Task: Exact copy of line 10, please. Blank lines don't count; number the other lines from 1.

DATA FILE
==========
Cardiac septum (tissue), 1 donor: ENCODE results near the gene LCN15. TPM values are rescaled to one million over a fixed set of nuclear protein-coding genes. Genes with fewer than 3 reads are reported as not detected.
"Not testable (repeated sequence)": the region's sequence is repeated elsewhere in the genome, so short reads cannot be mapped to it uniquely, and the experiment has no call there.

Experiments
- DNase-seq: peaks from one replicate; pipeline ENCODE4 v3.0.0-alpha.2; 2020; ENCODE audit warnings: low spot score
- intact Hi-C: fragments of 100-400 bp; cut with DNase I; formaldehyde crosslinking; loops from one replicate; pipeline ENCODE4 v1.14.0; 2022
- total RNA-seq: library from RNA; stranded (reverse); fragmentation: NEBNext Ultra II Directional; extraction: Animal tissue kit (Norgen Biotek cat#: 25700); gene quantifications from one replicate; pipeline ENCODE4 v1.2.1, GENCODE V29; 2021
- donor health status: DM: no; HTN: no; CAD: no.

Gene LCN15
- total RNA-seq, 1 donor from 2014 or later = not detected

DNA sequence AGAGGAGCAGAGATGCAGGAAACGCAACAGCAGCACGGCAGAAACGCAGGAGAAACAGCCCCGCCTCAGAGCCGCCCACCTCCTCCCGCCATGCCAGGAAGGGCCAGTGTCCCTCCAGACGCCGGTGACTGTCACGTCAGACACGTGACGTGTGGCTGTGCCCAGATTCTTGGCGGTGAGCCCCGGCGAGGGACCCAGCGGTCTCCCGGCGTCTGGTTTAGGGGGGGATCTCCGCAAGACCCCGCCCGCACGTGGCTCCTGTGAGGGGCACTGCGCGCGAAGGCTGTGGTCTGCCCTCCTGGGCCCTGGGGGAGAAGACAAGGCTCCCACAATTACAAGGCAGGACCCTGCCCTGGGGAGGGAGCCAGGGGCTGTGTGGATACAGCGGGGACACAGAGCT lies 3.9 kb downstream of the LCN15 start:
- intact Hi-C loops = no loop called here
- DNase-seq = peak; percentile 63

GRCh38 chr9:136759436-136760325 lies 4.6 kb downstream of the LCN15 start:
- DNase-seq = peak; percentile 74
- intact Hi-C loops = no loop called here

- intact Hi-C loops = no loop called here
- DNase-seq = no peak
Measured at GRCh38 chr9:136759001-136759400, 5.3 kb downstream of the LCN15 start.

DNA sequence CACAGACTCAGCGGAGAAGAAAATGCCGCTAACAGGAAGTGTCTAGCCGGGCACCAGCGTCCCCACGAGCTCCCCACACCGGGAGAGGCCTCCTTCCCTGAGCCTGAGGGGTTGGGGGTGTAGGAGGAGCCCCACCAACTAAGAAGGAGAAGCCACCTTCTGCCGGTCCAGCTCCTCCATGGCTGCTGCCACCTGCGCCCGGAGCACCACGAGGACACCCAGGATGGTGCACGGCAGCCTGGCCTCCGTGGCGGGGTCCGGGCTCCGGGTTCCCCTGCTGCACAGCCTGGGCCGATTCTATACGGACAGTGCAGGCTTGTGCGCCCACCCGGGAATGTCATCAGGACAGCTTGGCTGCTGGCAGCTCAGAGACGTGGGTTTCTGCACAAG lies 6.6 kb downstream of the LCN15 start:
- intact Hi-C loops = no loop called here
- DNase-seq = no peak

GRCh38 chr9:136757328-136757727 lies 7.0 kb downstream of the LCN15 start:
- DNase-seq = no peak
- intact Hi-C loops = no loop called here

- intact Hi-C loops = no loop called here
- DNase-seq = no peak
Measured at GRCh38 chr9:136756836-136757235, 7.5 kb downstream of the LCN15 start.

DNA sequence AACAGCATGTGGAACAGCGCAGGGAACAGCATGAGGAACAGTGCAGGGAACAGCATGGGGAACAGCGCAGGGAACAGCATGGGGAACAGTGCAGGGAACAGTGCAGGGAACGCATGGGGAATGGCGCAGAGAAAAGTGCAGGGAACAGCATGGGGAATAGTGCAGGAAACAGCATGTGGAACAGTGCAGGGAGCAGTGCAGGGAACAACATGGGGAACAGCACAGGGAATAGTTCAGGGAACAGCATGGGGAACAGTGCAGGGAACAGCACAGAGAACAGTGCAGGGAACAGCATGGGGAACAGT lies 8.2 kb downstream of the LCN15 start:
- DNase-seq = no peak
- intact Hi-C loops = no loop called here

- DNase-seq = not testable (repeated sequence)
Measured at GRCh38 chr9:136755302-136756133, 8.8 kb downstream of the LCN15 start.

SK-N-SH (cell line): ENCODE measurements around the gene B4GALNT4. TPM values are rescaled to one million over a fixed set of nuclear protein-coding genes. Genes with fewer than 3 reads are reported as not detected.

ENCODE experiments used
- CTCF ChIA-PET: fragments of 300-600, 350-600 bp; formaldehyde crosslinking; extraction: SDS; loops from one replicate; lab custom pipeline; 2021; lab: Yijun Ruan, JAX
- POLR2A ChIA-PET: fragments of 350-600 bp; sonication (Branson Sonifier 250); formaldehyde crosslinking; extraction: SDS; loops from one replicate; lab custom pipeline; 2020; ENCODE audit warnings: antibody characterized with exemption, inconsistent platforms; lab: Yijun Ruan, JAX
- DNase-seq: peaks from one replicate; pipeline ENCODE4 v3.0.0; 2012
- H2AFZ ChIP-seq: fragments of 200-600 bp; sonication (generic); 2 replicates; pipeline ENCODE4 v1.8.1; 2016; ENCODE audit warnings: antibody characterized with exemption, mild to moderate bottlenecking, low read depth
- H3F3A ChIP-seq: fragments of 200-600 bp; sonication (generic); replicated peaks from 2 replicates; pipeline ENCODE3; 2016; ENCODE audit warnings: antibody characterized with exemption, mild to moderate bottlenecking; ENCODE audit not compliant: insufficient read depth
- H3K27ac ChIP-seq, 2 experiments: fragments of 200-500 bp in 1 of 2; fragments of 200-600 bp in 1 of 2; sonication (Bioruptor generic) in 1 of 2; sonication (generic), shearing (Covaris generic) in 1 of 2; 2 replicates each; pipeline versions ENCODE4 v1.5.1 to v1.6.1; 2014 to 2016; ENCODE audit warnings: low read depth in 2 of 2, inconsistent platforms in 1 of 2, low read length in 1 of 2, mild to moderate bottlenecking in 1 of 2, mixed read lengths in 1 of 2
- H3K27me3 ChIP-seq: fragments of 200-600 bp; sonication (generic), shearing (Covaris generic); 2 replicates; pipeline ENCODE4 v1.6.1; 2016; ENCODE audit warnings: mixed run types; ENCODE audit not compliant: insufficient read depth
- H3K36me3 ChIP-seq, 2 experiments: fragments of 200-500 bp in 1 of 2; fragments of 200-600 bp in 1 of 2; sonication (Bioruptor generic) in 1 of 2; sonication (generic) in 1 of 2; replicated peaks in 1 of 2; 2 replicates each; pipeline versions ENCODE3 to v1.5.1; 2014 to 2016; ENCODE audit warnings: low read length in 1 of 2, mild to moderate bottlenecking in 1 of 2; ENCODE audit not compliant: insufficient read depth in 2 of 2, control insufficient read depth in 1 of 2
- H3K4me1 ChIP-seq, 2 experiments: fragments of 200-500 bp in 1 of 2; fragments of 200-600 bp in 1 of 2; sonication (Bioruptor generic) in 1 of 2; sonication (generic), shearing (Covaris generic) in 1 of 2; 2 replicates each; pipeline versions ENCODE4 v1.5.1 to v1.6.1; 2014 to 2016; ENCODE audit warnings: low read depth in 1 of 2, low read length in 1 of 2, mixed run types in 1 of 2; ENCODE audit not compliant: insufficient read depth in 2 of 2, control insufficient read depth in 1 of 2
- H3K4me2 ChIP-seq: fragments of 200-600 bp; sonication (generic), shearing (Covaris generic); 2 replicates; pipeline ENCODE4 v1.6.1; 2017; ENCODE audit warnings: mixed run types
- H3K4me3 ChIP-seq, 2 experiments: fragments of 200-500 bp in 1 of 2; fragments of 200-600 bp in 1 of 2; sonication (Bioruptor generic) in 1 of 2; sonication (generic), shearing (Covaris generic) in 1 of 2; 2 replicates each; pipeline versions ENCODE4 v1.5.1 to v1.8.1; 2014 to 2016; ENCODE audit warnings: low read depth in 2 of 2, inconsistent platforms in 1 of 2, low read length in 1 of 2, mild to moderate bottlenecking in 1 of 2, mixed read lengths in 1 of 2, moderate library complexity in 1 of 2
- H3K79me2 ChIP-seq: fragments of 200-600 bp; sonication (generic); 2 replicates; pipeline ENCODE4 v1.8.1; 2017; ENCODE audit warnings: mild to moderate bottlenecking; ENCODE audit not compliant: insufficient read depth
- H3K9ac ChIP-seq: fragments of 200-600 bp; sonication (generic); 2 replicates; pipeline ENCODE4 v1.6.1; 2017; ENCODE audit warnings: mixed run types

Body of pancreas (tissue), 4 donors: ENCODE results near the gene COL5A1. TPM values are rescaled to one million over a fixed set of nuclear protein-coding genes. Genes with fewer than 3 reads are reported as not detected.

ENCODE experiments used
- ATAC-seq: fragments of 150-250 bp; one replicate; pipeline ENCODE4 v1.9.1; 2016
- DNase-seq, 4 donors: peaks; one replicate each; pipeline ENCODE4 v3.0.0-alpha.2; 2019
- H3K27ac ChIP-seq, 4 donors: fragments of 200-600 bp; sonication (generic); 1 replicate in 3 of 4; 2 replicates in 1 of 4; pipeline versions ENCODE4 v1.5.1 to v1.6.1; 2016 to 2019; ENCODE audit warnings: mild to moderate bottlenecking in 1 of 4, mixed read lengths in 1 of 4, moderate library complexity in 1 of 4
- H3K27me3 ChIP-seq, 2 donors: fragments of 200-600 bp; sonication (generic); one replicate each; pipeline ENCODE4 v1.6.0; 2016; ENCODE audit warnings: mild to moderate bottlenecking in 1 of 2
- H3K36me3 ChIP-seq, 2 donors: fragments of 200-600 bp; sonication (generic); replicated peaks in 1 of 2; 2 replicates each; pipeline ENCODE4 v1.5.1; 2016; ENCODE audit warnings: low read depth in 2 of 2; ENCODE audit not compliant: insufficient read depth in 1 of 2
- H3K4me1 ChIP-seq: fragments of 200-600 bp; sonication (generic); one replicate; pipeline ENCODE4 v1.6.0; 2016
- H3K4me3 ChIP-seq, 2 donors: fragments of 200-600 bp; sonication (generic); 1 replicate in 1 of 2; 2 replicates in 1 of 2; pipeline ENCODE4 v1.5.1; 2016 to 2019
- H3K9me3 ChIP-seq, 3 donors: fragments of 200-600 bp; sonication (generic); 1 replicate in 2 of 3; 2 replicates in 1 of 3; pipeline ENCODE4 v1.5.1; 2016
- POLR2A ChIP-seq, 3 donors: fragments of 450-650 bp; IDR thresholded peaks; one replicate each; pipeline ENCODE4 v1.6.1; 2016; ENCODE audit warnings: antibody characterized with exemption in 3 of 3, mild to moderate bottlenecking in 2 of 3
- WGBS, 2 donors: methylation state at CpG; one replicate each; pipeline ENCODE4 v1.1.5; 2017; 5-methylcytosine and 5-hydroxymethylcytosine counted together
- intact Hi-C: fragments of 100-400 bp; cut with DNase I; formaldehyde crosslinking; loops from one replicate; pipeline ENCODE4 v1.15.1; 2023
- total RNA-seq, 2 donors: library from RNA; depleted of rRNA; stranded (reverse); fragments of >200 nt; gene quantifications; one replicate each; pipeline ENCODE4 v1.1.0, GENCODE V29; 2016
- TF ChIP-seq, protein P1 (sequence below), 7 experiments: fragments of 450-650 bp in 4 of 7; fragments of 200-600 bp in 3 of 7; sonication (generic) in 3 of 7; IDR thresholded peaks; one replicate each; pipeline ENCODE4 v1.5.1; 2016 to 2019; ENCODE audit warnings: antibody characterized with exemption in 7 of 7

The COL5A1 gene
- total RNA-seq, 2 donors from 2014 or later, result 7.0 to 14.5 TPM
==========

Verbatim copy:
DNA sequence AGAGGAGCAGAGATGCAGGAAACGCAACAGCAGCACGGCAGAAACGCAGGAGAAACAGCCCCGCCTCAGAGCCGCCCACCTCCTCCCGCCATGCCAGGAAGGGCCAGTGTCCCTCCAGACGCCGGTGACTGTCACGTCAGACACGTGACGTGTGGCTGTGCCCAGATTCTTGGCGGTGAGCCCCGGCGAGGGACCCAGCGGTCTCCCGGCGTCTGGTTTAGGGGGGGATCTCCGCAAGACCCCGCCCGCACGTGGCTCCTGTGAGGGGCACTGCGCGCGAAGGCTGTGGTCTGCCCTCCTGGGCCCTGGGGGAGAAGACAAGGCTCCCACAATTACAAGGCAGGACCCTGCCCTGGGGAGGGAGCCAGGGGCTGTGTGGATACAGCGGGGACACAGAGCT lies 3.9 kb downstream of the LCN15 start: